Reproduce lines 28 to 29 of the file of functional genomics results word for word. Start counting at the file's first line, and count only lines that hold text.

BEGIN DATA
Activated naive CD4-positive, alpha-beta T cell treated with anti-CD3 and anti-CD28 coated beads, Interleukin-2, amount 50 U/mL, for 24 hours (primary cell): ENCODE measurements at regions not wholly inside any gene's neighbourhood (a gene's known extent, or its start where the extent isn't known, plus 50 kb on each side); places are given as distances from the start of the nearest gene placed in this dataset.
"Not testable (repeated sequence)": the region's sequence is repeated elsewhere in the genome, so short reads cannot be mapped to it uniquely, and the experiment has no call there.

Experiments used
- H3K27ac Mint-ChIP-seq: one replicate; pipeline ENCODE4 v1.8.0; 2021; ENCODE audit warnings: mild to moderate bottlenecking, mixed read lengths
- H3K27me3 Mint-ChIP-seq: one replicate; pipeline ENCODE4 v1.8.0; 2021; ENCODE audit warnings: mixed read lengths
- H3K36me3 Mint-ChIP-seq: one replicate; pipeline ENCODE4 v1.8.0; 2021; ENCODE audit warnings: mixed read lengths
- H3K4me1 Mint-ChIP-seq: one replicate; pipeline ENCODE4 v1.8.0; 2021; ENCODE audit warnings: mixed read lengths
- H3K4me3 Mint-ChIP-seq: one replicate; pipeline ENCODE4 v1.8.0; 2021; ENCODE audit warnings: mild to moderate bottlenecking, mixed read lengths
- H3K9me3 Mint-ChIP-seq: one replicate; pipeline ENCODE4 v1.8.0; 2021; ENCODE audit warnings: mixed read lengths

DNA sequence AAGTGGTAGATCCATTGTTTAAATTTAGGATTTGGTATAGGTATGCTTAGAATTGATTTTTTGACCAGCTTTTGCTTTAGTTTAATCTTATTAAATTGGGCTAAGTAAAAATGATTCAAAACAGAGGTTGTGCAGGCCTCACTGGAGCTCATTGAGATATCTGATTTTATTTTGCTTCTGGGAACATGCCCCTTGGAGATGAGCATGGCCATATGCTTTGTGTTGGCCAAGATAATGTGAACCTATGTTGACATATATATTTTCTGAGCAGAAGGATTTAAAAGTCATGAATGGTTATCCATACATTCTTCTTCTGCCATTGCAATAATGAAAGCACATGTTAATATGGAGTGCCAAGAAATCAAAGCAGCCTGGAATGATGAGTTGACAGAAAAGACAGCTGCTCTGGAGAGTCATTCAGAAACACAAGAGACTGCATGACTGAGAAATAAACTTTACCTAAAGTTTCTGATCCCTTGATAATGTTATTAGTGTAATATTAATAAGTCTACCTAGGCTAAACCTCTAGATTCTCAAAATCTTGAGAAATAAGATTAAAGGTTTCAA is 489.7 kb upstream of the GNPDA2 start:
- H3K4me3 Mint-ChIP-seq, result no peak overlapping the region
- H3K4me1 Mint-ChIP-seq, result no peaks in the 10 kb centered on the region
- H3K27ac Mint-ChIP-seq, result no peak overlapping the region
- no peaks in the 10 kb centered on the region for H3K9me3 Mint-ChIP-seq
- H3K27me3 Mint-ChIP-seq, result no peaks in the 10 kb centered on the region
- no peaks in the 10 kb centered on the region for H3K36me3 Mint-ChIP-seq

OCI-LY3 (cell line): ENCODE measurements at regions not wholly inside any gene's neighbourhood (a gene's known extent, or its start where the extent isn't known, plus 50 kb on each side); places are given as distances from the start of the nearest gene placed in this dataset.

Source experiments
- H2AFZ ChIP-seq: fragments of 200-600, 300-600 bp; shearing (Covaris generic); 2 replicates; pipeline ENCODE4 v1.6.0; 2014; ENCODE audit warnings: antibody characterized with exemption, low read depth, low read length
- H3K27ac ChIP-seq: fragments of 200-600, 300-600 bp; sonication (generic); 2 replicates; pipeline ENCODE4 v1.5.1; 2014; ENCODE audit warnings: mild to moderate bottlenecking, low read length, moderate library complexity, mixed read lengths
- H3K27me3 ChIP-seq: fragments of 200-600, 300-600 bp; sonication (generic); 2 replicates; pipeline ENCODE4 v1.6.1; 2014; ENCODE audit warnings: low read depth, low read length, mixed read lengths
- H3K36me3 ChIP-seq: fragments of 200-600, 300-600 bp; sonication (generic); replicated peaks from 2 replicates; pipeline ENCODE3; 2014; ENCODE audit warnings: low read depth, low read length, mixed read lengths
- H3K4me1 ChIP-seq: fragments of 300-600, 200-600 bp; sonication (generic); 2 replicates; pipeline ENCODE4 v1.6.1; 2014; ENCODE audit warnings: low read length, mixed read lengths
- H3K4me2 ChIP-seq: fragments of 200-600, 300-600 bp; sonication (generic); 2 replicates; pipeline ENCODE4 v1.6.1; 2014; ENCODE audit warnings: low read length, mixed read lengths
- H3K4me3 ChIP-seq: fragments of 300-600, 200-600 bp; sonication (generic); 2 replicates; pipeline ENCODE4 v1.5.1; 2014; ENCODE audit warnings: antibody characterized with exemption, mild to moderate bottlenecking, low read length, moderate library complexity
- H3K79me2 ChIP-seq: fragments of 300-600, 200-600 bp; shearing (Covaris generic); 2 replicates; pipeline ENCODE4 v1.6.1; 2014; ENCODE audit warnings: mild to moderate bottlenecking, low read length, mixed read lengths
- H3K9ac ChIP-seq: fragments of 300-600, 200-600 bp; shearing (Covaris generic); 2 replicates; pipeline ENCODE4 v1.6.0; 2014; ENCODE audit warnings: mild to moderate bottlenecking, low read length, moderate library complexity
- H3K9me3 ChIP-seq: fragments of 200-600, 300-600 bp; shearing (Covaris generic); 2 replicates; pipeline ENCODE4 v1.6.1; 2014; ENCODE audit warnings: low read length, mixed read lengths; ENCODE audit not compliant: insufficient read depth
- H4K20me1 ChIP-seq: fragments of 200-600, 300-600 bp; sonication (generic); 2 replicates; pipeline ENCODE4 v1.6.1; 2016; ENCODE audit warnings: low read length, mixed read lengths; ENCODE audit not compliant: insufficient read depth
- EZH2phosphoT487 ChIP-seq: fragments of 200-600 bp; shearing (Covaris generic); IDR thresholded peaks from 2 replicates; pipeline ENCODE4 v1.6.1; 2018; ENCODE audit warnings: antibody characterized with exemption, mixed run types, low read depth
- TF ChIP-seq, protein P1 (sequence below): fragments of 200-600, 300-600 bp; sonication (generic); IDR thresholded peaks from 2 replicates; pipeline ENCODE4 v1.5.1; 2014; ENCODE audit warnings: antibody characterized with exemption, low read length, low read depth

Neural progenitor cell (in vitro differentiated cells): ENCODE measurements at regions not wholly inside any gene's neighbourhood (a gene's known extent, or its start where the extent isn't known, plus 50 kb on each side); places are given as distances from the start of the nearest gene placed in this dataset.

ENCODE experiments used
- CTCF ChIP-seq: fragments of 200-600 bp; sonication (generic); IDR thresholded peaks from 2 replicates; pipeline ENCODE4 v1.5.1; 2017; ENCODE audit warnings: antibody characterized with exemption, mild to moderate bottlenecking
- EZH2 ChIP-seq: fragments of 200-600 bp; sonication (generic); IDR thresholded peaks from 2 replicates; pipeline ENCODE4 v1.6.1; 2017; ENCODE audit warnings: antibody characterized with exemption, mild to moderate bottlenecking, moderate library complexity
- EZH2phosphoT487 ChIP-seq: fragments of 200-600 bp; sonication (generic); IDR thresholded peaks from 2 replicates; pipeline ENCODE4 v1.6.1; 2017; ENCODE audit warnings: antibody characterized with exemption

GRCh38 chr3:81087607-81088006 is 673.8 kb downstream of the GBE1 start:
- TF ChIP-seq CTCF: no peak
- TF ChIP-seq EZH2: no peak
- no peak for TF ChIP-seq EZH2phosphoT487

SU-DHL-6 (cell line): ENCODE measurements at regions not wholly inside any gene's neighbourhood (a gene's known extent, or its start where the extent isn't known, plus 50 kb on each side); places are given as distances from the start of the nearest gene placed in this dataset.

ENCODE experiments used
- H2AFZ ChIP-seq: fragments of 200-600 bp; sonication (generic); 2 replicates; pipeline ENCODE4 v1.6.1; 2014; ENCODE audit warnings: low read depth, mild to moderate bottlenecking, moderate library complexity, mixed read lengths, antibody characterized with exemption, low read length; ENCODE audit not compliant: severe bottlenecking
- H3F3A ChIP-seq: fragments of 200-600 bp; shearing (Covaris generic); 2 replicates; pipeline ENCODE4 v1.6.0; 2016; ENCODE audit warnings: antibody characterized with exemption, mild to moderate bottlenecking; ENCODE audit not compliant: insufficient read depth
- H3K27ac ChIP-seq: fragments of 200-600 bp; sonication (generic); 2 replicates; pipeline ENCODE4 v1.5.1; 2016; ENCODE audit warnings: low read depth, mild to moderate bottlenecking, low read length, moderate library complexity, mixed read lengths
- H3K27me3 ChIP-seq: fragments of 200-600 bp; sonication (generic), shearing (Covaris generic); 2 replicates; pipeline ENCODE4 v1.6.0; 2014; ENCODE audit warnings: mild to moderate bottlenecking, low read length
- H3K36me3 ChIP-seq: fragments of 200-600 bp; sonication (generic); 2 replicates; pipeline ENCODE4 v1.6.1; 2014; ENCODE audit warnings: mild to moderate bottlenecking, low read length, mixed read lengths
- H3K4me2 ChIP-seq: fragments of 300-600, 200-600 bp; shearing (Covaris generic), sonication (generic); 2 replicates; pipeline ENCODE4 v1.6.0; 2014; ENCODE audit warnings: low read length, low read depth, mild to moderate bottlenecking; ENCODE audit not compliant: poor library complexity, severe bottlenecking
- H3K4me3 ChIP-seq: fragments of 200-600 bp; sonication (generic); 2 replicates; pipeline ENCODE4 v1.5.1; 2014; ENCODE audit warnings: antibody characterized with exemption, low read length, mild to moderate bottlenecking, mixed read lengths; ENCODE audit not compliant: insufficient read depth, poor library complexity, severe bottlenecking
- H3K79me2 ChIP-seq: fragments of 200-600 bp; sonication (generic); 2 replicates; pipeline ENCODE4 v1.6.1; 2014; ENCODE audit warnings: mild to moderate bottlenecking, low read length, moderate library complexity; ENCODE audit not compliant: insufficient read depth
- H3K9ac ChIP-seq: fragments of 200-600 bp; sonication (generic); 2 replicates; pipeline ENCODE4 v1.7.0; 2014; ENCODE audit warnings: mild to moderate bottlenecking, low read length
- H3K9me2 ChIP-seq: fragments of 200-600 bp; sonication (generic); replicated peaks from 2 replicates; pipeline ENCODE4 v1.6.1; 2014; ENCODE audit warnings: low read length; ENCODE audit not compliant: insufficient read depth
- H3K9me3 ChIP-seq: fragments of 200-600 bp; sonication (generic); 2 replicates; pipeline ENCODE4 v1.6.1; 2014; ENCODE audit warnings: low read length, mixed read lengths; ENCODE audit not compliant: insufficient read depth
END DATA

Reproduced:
- H3K9me3 ChIP-seq: fragments of 200-600, 300-600 bp; shearing (Covaris generic); 2 replicates; pipeline ENCODE4 v1.6.1; 2014; ENCODE audit warnings: low read length, mixed read lengths; ENCODE audit not compliant: insufficient read depth
- H4K20me1 ChIP-seq: fragments of 200-600, 300-600 bp; sonication (generic); 2 replicates; pipeline ENCODE4 v1.6.1; 2016; ENCODE audit warnings: low read length, mixed read lengths; ENCODE audit not compliant: insufficient read depth